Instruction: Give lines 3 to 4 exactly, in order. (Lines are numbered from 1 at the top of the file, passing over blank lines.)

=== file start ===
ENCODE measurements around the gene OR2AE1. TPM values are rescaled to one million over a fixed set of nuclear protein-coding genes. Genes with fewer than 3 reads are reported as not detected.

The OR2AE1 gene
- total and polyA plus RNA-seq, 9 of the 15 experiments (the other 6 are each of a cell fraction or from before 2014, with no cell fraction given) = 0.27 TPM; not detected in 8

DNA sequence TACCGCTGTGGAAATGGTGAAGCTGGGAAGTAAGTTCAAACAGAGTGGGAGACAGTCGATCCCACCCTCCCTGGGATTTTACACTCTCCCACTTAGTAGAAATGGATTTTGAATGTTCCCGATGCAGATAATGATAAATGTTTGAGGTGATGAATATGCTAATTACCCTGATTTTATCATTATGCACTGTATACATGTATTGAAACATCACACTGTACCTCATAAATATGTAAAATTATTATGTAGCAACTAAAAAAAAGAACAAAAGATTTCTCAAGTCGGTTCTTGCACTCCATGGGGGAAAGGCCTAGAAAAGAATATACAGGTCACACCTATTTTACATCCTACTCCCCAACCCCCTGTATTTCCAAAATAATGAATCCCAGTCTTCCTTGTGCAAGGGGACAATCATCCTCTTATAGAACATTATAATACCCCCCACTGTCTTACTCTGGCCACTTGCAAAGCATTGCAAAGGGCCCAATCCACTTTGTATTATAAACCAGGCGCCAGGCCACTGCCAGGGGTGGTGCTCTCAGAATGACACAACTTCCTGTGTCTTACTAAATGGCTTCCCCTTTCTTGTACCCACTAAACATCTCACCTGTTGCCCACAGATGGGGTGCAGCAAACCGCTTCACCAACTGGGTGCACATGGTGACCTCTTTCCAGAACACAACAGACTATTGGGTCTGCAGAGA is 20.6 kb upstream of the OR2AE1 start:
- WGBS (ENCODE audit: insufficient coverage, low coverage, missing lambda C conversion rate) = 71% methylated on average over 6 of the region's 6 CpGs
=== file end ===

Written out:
- total and polyA plus RNA-seq, 9 of the 15 experiments (the other 6 are each of a cell fraction or from before 2014, with no cell fraction given) = 0.27 TPM; not detected in 8

DNA sequence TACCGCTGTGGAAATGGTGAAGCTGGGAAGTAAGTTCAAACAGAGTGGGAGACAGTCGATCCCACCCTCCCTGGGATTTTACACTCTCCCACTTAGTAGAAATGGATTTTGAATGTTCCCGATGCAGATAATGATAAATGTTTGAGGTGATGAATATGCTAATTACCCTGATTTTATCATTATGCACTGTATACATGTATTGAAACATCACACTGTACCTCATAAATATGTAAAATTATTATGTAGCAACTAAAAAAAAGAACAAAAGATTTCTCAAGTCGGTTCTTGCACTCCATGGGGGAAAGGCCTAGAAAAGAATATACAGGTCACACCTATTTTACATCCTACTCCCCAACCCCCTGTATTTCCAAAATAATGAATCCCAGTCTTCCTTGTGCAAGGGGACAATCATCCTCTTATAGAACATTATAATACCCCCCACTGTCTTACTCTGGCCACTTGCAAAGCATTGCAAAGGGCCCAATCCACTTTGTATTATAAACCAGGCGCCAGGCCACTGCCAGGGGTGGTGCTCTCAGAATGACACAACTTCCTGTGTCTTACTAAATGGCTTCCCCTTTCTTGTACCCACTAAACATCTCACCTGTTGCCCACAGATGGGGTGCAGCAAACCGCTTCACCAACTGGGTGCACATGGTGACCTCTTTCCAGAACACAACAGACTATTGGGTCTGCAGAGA is 20.6 kb upstream of the OR2AE1 start: